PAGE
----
This page has been archived and is no longer updated.Find out more about page archiving.

Chicha Libre Sonido Amazonica! Review

Album. Released 2008.  

BBC Review

Try The Roots Of Chicha before proceeding with caution to this.

Jon Lusk 2008

In several Andean countries, 'chicha' is an alcoholic drink made from fermented corn. In Peru, it’s also a style of music popularised in the late 1960s, when local musicians synthesized a new hybrid out of Andean folk melodies, rhythms pinched from Colombian cumbia, twangy guitars echoing American surf music and whatever else they fancied.

Long out of fashion at home, a purported chicha revival has now been kick-started in Brooklyn, New York, by Olivier Conan through his independent label Barbès. In June this year he released the engaging compilation The Roots Of Chicha, showcasing vintage material by groups such as Los Mirlos and Los Hijos Del Sol. Now he's gone one step further with his own group of gringos, who so share his sense of intoxication with chicha that they decided to brew their own.

¡Sonido Amazonico! isn’t the ‘real thing’, but lots of good pop music isn't, so how do this lot score? To Chicha Libre's credit, there's not a big gulf between the covers, the pieces they've adapted to chicha and their own compositions. Also, the group stay true to the adventurous spirit of chicha by throwing in several wild cards of their own, although not all of these play so well. While their music has a certain kitsch, loungey appeal, it's too self-conscious and contrived to match the fevered originals, and though far more sincere than the likes of Señor Coconut, still something of a novelty record.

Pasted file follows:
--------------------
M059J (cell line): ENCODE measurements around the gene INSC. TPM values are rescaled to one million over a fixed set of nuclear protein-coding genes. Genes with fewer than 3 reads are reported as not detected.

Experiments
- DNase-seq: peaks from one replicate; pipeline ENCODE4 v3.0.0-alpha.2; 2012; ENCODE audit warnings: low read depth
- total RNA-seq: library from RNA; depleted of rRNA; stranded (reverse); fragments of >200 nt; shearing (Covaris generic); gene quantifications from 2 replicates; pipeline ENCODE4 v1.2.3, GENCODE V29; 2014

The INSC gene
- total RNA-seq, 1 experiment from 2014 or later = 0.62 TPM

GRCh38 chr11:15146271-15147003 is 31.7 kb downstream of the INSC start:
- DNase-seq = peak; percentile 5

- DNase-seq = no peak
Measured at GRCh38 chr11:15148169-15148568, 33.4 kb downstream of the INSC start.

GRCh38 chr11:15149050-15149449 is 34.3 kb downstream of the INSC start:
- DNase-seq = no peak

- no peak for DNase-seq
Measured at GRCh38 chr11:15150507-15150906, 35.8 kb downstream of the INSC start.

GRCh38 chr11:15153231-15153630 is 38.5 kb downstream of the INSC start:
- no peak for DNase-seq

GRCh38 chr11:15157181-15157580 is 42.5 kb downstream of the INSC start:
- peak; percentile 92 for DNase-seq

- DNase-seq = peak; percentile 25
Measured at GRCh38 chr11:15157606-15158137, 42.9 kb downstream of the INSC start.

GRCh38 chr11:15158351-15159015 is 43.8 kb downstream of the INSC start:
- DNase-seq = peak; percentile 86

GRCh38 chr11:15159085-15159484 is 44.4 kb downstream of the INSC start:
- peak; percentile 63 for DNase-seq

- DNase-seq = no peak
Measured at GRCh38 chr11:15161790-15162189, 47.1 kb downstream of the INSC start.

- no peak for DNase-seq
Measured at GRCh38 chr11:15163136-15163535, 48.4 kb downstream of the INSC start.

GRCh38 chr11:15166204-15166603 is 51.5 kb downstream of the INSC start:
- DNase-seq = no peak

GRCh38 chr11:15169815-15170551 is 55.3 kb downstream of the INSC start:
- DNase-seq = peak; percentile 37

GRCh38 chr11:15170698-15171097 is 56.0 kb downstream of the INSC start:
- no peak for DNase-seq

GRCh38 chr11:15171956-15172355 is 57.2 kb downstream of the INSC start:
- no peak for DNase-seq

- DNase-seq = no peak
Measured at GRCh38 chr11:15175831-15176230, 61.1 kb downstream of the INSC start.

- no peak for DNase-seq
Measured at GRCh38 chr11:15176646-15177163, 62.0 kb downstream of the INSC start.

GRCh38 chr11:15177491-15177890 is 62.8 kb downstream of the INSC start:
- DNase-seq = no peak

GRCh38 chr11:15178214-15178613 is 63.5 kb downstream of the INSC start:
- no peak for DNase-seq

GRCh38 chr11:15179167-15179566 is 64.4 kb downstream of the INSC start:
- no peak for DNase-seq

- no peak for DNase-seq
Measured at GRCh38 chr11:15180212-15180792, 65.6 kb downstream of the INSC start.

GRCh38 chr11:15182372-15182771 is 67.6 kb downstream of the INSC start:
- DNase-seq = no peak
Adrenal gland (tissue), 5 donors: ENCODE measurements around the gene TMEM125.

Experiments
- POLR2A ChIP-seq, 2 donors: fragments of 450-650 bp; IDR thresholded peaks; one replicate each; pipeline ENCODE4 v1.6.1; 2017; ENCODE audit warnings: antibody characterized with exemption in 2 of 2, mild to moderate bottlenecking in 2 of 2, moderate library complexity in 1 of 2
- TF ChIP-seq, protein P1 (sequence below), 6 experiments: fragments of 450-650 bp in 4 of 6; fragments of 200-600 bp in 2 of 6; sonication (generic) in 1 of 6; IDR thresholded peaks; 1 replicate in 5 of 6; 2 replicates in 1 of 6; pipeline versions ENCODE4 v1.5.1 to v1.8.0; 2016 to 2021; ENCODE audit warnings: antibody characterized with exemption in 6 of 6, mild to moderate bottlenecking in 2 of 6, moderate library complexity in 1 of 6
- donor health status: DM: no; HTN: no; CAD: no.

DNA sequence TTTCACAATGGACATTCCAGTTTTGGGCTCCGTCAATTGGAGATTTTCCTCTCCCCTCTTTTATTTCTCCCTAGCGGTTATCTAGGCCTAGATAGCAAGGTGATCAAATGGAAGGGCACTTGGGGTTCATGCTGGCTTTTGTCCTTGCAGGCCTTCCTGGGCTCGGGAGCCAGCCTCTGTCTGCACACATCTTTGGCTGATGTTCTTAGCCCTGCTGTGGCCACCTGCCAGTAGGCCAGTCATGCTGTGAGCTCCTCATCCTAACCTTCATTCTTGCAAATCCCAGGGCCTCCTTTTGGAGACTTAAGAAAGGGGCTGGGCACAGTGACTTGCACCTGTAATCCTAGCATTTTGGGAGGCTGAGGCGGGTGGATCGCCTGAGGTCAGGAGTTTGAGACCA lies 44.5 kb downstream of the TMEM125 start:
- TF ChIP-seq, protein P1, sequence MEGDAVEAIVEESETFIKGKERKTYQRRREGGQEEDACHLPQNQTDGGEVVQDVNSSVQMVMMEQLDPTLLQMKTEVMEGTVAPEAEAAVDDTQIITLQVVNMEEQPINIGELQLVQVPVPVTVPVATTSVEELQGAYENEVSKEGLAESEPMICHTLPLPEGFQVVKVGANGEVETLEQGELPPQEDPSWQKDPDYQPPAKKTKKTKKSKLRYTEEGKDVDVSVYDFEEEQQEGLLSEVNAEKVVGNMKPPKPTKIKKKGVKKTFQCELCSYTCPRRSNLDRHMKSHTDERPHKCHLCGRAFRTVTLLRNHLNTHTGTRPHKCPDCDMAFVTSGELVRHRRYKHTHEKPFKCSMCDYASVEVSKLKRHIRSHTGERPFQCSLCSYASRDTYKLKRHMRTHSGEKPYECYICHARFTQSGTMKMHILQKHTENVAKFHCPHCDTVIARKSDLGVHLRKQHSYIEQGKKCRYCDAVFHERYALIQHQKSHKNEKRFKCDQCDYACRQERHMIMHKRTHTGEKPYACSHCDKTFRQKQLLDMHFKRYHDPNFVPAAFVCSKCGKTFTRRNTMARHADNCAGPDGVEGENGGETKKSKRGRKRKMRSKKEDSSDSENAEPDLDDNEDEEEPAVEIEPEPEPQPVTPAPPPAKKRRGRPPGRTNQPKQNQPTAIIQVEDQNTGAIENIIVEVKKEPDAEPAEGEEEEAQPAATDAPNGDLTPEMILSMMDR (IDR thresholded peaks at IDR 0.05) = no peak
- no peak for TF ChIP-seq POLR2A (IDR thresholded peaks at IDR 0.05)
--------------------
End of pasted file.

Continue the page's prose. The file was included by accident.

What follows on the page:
Gershon Kingsley's zany synthpop instrumental Popcorn (most recently revived by Axel F's Crazy Frog) is an inspired choice for the chicha treatment, but more surprising is the way Ravel's Pavane and Eric Satie's Gnosienne No. 1 also suit it. The opening take on Los Mirlos' Sonido Amazonico adds growling Tinariwen-style lead guitar, and Joshua Camp's dinky vintage keyboards are a treat throughout, especially on his original instrumental highlight Tres Pasajeros. However, Conan is a weak singer. His Spanish accent isn't very convincing and when he sings in his native French, it's a bridge too far. So try The Roots Of Chicha before proceeding with caution to this.

Creative Commons Licence This work is licensed under a Creative Commons Licence. If you choose to use this review on your site please link back to this page.